Castor bean plants are classified as noxious weeds in some states and as invasive in others. The rapid growth and thick massive leaves of the plant can shade out native plants. Without abatement, the castor bean will grow in monospecific patches, according to research at the university of Tennessee’s Institute of Agriculture. The plant is particularly harmful to surrounding ecosystems; because of the high ricin concentration in the seed and leaves, the plant can poison local fly, beetle, and ant populations and deposit ricin into river ecosystems.


Compare the size and height of a castor bean plant with a healthy stand of native sunflowers. (Photo by Anita Westervelt)

The Texas Invasive Species website, https://www.texasinvasives.org/ has this to say about the castor bean plant: “While cultivated for its oil, castor bean is noted to exhaust soil. It does not act as a nitrogen fixer. Besides its toxicity, it is noted to cause allergic asthma. It is a heavy seed producer and readily reproduces by seed; seed can remain viable for two to three years and germinate in spring.” A hard frost will kill the plant but not the seeds. (Click the link above to search for invasive species information and how to receive their free monthly newsletter.)


All that said, Baby Boomers may recall a childhood remedy called castor oil, described as “not a gentle” laxative. The oil that is derived from the seeds is a multipurpose vegetable oil that people have used for thousands of years. According to www.healthline.com, the heating process that castor oil undergoes during production deactivates the ricin, making it safe to use. Don't try that at home.


Growing castor bean plants as an ornamental or a crop is not illegal, but extracting and concentrating ricin from it is, which has been compared with potentially making a biological weapon. Under the 1972 Biological Weapons Convention and the 1997 Chemical Weapons Convention, ricin is listed as a schedule 1 controlled substance according to hort.extension.wisc.edu.


It’s interesting to research how and why plants and other species get introduced beyond their native habitats and to learn how things go so terribly awry.


Fortunately, scientists better investigate cause and effect in our generation, but it wasn’t always so.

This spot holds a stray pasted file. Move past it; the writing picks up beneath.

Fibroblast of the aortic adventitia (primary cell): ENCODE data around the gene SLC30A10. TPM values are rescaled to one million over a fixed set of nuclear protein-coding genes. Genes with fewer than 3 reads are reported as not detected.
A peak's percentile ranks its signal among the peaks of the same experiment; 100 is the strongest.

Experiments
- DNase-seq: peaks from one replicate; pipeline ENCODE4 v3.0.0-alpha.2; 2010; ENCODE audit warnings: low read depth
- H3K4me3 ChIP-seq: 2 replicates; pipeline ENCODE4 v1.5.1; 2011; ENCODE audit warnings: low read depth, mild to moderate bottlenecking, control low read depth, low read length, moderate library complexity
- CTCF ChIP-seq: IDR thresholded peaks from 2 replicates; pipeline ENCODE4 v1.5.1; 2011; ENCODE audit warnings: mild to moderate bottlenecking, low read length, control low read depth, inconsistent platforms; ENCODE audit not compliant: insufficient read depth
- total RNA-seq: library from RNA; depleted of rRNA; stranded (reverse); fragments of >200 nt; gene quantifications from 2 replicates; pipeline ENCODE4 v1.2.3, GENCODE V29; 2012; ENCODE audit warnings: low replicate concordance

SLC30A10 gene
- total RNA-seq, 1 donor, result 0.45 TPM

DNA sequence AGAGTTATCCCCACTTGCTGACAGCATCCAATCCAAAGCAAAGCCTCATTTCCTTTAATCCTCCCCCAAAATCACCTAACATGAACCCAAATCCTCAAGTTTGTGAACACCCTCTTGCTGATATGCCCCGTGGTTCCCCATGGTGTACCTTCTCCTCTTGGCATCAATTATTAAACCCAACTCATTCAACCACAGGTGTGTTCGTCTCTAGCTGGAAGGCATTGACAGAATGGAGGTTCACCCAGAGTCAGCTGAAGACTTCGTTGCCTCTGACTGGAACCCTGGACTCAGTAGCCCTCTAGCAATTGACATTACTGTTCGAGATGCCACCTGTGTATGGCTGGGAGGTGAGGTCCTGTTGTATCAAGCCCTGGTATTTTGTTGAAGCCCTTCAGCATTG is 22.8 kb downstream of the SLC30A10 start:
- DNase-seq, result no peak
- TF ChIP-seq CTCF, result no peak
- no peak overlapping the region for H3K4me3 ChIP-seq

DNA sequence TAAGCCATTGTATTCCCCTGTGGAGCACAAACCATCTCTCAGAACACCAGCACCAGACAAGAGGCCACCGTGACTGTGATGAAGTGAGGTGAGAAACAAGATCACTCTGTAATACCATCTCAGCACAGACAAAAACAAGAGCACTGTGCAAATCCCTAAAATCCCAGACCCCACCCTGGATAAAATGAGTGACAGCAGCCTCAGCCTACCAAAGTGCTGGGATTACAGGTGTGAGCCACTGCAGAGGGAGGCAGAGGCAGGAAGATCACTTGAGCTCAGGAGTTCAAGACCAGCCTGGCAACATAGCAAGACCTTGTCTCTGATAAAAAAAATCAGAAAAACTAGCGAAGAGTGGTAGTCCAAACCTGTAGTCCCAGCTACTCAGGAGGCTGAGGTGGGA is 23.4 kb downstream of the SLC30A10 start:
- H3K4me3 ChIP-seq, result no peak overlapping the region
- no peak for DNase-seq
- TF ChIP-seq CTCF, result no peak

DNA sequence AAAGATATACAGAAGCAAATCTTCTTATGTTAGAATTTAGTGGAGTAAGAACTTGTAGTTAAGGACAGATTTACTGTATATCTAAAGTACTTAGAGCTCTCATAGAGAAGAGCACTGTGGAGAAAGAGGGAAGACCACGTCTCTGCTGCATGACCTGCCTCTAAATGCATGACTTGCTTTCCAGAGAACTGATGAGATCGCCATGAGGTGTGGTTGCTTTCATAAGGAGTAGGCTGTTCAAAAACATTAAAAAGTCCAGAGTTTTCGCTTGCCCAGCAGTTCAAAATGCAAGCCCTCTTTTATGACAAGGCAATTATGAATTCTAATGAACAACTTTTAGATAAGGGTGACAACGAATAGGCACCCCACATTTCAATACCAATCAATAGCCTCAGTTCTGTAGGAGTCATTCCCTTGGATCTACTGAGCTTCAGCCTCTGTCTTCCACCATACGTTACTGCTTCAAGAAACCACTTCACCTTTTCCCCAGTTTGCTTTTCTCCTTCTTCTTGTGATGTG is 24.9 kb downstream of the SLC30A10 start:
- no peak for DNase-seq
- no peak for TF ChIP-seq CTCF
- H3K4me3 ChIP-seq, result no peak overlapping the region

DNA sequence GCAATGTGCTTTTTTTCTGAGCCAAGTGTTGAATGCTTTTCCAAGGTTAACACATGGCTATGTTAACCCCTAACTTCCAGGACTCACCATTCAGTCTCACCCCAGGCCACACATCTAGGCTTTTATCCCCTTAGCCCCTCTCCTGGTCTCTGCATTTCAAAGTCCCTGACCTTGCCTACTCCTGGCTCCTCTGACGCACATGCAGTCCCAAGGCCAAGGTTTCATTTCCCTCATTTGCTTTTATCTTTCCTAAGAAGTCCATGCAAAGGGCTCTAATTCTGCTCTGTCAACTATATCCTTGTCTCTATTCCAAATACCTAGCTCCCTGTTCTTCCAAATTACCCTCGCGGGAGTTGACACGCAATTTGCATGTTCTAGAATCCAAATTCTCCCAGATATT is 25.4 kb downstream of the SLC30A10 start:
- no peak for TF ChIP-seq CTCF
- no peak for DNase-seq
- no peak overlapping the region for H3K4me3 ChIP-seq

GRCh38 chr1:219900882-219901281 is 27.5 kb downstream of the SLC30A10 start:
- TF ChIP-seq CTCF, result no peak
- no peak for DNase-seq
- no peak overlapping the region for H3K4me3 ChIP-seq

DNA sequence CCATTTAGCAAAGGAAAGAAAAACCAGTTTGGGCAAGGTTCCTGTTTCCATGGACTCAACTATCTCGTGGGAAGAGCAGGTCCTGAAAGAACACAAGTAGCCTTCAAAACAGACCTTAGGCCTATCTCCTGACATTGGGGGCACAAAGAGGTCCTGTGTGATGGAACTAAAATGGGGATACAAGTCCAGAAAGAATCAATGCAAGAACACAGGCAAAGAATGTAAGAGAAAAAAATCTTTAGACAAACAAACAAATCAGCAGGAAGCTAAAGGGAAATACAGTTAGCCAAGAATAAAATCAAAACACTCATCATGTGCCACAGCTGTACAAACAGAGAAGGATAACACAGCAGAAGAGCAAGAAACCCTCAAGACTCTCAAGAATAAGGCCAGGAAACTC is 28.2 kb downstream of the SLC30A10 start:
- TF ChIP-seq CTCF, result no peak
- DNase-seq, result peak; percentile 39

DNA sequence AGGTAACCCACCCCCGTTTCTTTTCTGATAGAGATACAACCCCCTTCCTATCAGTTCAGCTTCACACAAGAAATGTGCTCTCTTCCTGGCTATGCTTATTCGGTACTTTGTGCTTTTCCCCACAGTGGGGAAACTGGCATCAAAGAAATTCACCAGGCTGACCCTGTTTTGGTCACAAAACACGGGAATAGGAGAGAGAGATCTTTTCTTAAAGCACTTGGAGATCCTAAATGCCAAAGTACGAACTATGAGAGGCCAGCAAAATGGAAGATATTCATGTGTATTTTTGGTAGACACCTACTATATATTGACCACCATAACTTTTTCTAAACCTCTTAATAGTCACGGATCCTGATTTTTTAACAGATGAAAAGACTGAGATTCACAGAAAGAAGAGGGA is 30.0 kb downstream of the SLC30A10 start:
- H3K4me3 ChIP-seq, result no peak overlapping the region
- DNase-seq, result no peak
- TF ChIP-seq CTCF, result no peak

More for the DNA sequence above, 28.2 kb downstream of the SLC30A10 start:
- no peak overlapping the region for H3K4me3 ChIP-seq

For instance, while researching the range of the great kiskadee for a recent article, I learned that the birds were introduced to Bermuda. A little back info: great kiskadees are a fairly good-sized bird with a wingspan of 16 inches. They are smaller than a male great-tailed grackle but larger than the female. This is the important part: great kiskadees have a diet scheme commiserate to their physic. They eat a variety of insects like beetles, wasps, grasshoppers, bees and moths. They also will eat small mammals, reptiles, small birds, tadpole and small fish as well as seeds, fruits and berries.


Along with the great kiskadee’s natural range of the Lower Rio Grande Valley south to central Argentina, I’d read that it is very common in Bermuda – because it was introduced in 1957 to control Anolis lizards – because those Jamaican anoles had been brought to Bermuda in 1905 to control fruit flies that were damaging local crops. What a chain of events, right? Granted, great kiskadees are not destructive to the Bermuda habitat.


Quite an opposite outcome happened in some of our southern states. Georgia’s infamous kudzu, Pueraria montana, (which is native to Japan and southeast China) was introduced in 1876 during the Philadelphia Centennial Exposition as a “great ornamental plant for its sweet-smelling blooms and sturdy vines.” During the 1930s, 40s and 50s, it was promoted by the Soil Conservation Service as a way for farmers in the south to control erosion. Sadly, kudzu over-loved the climate of Mississippi, Alabama and Georgia and is now an invasive species that can grow four feet a day and overtake entire forests.


Kudzu somewhere within the southwest city limits of Atlanta, Georgia, under a highway overpass. (Photo by Anita Westervelt)